Man City have now launched legal challenges against their 115 financial charges, including a dispute over a barrister involved being an Arsenal fan.
In February, Man City were charged by the Premier League for 115 instances of rule breaches, predominantly concerning the club’s finances.
Those allegations have been referred to an independent commission, following a four-year investigation into alleged offences starting from 2009/10.
If found guilty, it has been speculated that Man City could face punishment as severe as expulsion from the Premier League.
The Manchester club have hired Lord Pannick KC as their defence lawyer, with his £10,000-an-hour rates a signal of how seriously the charges are being taken.
On Thursday, the Times‘ Martyn Ziegler reported the first step in their defence, with legal challenges launched.
Man City‘s representatives are said to be “disputing the legality of the investigation and the involvement of the barrister who is in charge of the disciplinary process.”
“City have raised the dispute in relation to recent changes in the Premier League’s rules, arguing that they should not apply to investigations into alleged rule breaches before then,” Ziegler writes.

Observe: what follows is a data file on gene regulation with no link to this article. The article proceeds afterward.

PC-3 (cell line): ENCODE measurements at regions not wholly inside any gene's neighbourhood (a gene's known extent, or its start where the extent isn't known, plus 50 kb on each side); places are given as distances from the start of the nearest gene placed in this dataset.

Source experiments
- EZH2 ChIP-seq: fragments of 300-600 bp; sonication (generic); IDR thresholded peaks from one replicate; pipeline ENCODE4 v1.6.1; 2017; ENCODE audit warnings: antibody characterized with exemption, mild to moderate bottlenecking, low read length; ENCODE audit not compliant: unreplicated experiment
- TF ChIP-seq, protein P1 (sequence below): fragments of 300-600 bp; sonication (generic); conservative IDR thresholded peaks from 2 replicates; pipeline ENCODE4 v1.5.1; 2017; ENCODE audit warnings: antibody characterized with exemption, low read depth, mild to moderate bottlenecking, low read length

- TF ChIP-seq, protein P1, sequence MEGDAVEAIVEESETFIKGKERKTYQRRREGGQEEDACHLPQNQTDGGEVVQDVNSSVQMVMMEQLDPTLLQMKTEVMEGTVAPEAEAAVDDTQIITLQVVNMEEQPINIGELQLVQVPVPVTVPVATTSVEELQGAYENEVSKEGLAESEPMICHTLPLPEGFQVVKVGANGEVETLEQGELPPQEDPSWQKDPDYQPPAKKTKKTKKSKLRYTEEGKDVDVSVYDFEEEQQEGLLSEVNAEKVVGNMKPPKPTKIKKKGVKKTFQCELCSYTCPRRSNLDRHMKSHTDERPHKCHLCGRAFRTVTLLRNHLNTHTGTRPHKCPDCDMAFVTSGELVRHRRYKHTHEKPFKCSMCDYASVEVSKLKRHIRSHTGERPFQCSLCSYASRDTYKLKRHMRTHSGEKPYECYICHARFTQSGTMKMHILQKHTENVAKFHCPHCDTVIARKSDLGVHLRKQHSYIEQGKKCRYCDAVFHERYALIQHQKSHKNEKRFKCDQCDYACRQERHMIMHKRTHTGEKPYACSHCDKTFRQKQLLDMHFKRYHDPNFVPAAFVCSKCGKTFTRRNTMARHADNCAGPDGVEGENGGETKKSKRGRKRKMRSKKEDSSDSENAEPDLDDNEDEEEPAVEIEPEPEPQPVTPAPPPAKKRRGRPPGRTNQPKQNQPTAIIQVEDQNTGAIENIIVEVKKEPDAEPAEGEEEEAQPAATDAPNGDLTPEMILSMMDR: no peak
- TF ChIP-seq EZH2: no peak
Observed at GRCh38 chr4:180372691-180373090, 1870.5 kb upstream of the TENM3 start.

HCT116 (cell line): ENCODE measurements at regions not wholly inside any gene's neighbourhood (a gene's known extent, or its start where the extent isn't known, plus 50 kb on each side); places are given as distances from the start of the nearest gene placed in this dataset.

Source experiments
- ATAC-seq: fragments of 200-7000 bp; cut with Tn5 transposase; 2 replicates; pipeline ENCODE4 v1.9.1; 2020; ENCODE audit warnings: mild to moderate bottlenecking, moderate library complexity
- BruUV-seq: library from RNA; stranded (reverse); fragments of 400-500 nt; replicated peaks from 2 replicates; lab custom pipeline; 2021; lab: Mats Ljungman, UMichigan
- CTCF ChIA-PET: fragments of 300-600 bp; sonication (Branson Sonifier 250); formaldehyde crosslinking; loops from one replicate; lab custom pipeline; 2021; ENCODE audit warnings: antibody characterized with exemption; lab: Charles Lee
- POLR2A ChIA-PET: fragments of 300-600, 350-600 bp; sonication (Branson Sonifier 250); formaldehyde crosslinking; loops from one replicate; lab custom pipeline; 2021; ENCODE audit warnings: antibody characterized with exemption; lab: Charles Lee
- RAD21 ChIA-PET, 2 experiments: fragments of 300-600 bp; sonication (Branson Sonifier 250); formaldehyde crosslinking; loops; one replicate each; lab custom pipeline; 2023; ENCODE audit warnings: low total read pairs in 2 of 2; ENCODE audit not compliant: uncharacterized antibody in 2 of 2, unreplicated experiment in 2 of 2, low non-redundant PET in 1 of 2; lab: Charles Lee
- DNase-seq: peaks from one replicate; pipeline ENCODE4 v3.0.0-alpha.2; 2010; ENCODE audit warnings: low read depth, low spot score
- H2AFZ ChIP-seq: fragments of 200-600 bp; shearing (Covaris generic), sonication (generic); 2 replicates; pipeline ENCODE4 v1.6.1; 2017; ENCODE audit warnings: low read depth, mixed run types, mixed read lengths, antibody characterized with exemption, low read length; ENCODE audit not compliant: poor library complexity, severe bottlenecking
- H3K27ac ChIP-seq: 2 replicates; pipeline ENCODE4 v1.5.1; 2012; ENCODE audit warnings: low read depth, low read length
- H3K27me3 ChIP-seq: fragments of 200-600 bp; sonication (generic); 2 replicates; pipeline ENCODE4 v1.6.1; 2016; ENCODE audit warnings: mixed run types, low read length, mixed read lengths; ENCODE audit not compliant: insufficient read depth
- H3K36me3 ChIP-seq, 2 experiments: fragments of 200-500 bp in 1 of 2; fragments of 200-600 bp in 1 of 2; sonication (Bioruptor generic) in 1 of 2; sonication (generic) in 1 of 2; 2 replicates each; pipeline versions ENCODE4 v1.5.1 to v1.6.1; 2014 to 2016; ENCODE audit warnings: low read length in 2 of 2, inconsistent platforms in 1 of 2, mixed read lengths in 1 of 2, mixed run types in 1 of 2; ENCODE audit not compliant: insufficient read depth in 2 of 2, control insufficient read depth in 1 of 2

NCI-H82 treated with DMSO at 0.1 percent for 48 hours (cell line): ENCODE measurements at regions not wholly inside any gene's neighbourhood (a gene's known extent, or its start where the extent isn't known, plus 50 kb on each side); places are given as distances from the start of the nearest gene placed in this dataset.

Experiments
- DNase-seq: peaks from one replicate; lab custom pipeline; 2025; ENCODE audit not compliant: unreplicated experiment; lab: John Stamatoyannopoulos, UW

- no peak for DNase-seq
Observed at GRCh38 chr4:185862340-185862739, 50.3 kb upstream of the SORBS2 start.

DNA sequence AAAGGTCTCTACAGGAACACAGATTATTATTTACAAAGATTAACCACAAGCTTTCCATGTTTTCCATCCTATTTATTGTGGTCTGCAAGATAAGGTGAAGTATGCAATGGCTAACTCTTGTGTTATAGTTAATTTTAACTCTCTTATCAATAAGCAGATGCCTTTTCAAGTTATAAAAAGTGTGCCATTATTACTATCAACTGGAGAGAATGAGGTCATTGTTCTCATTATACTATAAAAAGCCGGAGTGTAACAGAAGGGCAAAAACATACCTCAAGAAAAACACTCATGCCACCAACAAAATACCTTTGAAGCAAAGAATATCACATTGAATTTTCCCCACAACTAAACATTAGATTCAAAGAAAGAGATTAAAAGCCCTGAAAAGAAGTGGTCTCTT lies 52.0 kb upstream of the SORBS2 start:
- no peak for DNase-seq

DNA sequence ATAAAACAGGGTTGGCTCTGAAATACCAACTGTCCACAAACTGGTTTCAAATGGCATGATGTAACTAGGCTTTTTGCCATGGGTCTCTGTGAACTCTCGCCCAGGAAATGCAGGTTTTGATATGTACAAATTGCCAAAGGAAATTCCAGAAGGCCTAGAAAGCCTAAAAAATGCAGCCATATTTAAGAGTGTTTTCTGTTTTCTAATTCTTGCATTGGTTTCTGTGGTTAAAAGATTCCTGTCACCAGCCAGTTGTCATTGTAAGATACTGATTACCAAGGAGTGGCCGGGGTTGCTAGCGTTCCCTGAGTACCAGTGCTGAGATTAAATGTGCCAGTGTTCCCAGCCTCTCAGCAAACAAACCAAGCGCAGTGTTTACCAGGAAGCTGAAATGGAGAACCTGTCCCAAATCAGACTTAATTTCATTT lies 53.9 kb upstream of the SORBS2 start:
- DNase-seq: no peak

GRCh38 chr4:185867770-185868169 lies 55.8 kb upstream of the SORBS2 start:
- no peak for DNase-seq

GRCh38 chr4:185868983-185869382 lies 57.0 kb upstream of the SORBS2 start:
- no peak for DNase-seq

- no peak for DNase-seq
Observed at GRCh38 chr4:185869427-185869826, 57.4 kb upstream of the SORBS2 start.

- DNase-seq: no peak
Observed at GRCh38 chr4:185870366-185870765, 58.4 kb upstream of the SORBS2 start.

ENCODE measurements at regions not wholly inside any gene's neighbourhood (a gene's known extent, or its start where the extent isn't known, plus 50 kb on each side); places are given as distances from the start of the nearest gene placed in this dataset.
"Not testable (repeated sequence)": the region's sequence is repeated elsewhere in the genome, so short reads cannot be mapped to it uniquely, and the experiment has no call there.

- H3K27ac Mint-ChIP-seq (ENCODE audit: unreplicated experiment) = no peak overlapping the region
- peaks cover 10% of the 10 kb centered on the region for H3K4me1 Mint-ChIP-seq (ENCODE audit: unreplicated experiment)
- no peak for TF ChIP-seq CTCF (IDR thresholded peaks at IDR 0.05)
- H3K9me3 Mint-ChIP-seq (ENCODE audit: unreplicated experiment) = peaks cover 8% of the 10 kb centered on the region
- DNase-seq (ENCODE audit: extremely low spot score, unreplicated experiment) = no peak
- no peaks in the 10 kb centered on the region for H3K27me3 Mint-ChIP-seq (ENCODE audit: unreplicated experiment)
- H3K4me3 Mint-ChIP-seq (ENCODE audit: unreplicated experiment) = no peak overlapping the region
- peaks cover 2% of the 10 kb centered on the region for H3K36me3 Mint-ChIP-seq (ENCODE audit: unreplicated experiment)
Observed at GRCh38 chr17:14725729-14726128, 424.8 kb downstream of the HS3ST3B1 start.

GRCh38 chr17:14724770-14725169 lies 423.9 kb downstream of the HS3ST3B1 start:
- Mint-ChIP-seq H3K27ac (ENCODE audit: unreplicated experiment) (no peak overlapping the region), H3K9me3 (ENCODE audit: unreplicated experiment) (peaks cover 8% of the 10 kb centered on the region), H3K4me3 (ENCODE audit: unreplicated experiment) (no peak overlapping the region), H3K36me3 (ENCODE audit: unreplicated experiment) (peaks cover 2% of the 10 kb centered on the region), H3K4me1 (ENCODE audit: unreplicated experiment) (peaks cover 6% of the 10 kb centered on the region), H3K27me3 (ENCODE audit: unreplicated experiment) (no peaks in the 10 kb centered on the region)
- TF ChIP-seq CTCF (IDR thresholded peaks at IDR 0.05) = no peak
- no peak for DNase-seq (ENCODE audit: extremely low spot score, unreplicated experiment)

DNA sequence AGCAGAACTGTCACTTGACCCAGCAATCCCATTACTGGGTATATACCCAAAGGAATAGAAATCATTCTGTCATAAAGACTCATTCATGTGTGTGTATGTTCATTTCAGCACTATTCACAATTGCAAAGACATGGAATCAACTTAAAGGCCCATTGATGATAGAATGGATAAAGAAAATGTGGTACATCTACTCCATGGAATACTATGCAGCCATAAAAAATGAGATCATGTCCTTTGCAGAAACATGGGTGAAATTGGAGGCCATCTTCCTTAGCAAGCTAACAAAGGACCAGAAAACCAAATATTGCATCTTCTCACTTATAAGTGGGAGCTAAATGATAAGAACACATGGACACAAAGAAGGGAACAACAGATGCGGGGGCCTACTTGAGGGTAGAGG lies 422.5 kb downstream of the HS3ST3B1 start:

Most interesting, however, is their exception to Murray Rosen KC, the head of the Premier League’s independent judicial panel, being a known Arsenal supporter.
Man City and Arsenal have been locked in a battle for the Premier League title this season, and the suggestion is that Rosen could, therefore, show bias – a truly laughable reason.
Rosen is responsible for appointing the chair of the disciplinary commission, and under the current rules would be able to appoint himself.
It is explained that Man City‘s challenges are “likely to cause a further delay to the outcome of the case,” with it already predicted that it could take up to four years to conclude.
In 2020, a proposed two-year ban from European competition following a similar investigation by UEFA was overturned by the Court of Arbitration for Sport (CAS) as it was ruled that some of the charges were time-barred.
Man City appointed two of the three members on the CAS panel, including its chairman, with a majority of 2:1 voting in their favour.
While it remains to be seen whether similar is possible with the Premier League‘s case, it is worth noting that Man City were not found innocent.
Simply, the UEFA investigation and proceeding case took too long, with breaches against Financial Fair Play unable to be prosecuted after five years.
Shortly after Man City were charged by the Premier League, Pep Guardiola claimed that the other 19 clubs in the English top flight had fuelled the case.
“They open a precedent right now,” he warned. “What they have done to us, be careful for the future.”